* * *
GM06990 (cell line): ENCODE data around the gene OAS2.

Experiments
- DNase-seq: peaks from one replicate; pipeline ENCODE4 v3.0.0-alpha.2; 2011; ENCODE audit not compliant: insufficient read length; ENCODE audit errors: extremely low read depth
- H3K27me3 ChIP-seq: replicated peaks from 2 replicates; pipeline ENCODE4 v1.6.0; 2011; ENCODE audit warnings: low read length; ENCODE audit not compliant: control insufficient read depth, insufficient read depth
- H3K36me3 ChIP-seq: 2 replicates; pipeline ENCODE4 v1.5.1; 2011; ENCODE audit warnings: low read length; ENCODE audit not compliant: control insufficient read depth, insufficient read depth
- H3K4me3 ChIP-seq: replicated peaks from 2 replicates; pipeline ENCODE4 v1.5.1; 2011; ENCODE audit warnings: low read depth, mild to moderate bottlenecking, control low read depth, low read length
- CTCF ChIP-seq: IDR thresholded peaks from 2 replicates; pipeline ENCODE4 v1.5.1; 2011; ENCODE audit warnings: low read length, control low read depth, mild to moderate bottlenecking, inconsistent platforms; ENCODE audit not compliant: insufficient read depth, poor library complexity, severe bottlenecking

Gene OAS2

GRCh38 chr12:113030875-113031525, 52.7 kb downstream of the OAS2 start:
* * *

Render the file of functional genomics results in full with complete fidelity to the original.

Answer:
GM06990 (cell line): ENCODE data around the gene OAS2.

Experiments
- DNase-seq: peaks from one replicate; pipeline ENCODE4 v3.0.0-alpha.2; 2011; ENCODE audit not compliant: insufficient read length; ENCODE audit errors: extremely low read depth
- H3K27me3 ChIP-seq: replicated peaks from 2 replicates; pipeline ENCODE4 v1.6.0; 2011; ENCODE audit warnings: low read length; ENCODE audit not compliant: control insufficient read depth, insufficient read depth
- H3K36me3 ChIP-seq: 2 replicates; pipeline ENCODE4 v1.5.1; 2011; ENCODE audit warnings: low read length; ENCODE audit not compliant: control insufficient read depth, insufficient read depth
- H3K4me3 ChIP-seq: replicated peaks from 2 replicates; pipeline ENCODE4 v1.5.1; 2011; ENCODE audit warnings: low read depth, mild to moderate bottlenecking, control low read depth, low read length
- CTCF ChIP-seq: IDR thresholded peaks from 2 replicates; pipeline ENCODE4 v1.5.1; 2011; ENCODE audit warnings: low read length, control low read depth, mild to moderate bottlenecking, inconsistent platforms; ENCODE audit not compliant: insufficient read depth, poor library complexity, severe bottlenecking

Gene OAS2

GRCh38 chr12:113030875-113031525, 52.7 kb downstream of the OAS2 start: